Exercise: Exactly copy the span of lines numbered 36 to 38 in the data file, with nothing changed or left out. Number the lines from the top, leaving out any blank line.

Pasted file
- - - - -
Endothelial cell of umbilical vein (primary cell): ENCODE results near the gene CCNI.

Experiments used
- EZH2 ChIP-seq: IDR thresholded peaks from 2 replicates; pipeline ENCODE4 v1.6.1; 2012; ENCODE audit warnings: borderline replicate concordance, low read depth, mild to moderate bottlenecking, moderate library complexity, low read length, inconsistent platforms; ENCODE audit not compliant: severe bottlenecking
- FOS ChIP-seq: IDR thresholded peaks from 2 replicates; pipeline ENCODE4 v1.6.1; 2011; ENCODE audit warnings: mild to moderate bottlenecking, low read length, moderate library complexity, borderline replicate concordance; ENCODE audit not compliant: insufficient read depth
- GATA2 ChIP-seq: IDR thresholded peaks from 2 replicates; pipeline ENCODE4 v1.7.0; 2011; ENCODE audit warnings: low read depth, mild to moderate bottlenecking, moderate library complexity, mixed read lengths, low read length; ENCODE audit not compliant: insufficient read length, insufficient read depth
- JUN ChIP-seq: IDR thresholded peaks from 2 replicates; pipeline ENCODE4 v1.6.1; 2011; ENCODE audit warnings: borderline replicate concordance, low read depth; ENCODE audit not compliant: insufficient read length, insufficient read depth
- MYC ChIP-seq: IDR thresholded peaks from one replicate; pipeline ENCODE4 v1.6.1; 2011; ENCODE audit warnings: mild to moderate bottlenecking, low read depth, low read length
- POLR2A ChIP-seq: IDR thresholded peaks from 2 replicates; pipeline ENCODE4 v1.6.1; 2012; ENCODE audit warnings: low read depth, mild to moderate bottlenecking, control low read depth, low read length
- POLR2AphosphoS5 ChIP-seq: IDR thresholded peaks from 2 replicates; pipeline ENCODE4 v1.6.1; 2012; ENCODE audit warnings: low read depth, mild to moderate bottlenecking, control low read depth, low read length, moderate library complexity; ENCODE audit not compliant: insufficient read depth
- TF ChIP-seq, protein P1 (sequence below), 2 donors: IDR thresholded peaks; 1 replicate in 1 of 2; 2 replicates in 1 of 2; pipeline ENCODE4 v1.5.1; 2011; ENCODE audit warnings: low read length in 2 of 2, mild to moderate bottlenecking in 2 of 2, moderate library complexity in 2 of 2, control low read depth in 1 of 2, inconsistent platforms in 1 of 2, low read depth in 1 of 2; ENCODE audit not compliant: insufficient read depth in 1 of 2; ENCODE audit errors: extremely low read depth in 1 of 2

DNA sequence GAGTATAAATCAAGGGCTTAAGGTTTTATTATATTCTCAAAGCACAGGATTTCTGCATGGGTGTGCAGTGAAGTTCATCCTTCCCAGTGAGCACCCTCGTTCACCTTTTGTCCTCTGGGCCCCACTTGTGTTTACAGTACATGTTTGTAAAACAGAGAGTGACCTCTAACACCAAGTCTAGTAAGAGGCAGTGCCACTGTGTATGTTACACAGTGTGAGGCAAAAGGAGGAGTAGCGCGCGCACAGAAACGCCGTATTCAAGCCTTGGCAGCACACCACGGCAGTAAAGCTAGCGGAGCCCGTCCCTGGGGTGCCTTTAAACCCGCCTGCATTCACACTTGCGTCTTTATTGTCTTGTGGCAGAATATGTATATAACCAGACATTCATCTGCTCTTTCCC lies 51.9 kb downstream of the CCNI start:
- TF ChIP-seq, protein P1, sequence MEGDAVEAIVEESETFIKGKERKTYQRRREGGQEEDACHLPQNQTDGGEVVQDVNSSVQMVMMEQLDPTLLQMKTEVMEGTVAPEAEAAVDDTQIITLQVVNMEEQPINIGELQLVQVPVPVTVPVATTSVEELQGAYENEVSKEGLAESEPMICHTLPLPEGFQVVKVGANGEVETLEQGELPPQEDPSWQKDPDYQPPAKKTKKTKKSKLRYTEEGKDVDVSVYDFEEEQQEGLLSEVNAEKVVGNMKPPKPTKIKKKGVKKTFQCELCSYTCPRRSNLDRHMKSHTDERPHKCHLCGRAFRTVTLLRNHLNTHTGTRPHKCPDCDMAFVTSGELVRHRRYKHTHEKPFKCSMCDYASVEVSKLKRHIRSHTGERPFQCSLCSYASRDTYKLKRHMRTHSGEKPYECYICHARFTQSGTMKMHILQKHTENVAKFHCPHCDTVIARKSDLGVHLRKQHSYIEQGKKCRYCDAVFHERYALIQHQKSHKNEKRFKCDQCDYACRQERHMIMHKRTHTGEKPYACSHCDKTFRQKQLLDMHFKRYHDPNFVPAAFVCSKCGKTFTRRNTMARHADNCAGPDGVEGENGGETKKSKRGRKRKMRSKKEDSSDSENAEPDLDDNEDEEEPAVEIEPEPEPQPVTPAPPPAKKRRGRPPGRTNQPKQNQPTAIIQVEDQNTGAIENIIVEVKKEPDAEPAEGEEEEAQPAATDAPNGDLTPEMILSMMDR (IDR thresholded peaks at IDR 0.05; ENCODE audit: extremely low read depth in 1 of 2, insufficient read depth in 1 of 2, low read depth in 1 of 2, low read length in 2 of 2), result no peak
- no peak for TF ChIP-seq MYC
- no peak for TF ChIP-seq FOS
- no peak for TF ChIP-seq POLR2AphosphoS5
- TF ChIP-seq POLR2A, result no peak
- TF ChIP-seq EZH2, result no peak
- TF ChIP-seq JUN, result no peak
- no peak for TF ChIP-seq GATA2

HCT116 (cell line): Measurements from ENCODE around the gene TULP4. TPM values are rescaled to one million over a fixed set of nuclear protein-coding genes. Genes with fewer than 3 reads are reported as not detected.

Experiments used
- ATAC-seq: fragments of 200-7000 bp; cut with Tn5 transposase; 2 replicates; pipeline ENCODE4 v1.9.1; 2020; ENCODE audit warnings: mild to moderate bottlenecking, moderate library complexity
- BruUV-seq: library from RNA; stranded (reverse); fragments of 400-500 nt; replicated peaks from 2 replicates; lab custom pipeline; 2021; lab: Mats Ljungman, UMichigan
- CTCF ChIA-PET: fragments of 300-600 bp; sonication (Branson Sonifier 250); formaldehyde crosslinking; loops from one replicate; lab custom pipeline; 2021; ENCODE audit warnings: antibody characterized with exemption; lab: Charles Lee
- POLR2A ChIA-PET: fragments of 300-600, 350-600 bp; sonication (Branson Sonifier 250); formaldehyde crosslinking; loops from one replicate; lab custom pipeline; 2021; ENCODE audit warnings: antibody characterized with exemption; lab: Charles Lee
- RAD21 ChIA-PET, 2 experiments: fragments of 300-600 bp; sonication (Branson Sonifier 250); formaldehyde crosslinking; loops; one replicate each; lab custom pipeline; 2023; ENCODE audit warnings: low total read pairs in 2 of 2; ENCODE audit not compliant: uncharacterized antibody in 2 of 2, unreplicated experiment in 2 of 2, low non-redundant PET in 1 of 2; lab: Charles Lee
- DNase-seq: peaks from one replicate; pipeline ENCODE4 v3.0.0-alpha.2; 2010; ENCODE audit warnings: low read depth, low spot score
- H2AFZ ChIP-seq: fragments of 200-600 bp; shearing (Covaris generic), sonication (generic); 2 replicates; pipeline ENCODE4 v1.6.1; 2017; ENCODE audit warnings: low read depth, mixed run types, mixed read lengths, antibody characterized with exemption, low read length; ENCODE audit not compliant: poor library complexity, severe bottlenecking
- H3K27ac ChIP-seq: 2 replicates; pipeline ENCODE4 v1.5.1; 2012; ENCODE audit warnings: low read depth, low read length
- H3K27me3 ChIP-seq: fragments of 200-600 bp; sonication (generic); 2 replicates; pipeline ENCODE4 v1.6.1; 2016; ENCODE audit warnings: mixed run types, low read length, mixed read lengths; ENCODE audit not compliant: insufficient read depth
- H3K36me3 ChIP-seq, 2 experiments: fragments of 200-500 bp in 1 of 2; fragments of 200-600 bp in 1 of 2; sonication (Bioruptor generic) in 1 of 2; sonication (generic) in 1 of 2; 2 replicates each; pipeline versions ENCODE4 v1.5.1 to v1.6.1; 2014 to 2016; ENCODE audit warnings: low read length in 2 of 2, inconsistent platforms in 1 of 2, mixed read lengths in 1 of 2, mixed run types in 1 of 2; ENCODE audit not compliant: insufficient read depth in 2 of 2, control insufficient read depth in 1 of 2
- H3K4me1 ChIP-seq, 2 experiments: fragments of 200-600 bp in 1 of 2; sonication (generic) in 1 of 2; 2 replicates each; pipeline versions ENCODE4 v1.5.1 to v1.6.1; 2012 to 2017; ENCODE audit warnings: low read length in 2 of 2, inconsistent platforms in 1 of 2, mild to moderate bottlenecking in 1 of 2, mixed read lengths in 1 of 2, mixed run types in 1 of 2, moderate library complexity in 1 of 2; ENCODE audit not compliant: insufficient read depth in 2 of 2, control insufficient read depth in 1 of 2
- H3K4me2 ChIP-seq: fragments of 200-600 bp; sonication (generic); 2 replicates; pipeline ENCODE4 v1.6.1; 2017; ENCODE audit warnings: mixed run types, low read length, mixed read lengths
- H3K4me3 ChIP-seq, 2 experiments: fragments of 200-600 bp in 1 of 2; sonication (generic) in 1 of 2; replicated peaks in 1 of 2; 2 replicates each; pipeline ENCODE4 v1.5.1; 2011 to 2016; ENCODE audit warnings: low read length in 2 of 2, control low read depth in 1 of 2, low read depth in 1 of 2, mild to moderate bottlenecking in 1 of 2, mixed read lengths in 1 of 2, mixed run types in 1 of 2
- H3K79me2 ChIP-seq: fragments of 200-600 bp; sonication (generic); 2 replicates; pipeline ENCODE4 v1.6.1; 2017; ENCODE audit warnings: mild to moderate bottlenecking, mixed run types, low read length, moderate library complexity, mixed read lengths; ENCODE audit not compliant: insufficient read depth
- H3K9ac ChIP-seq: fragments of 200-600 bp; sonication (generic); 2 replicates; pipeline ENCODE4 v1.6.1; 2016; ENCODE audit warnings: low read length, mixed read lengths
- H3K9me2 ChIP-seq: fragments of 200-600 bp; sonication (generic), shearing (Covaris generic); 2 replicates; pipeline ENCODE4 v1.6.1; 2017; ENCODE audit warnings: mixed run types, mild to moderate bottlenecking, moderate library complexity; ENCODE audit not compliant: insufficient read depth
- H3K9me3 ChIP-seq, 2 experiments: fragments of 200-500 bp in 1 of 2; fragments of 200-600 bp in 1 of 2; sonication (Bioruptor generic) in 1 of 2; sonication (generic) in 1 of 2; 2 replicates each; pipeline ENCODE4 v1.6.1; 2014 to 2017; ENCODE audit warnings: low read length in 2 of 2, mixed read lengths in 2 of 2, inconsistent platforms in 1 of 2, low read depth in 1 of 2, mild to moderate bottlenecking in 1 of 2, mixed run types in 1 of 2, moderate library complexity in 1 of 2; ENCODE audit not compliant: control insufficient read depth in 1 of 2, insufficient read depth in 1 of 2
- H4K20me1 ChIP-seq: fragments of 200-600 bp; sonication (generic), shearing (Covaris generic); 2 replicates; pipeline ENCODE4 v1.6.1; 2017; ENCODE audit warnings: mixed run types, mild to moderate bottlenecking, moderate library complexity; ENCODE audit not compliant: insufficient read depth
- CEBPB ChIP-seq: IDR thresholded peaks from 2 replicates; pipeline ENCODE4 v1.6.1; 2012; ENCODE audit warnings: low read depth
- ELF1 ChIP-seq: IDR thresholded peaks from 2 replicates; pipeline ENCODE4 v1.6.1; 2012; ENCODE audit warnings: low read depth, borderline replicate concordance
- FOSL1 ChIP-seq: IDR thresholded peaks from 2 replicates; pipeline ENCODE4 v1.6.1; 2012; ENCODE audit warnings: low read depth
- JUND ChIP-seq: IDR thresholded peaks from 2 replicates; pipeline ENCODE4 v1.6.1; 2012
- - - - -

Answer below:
- H3K9ac ChIP-seq: fragments of 200-600 bp; sonication (generic); 2 replicates; pipeline ENCODE4 v1.6.1; 2016; ENCODE audit warnings: low read length, mixed read lengths
- H3K9me2 ChIP-seq: fragments of 200-600 bp; sonication (generic), shearing (Covaris generic); 2 replicates; pipeline ENCODE4 v1.6.1; 2017; ENCODE audit warnings: mixed run types, mild to moderate bottlenecking, moderate library complexity; ENCODE audit not compliant: insufficient read depth
- H3K9me3 ChIP-seq, 2 experiments: fragments of 200-500 bp in 1 of 2; fragments of 200-600 bp in 1 of 2; sonication (Bioruptor generic) in 1 of 2; sonication (generic) in 1 of 2; 2 replicates each; pipeline ENCODE4 v1.6.1; 2014 to 2017; ENCODE audit warnings: low read length in 2 of 2, mixed read lengths in 2 of 2, inconsistent platforms in 1 of 2, low read depth in 1 of 2, mild to moderate bottlenecking in 1 of 2, mixed run types in 1 of 2, moderate library complexity in 1 of 2; ENCODE audit not compliant: control insufficient read depth in 1 of 2, insufficient read depth in 1 of 2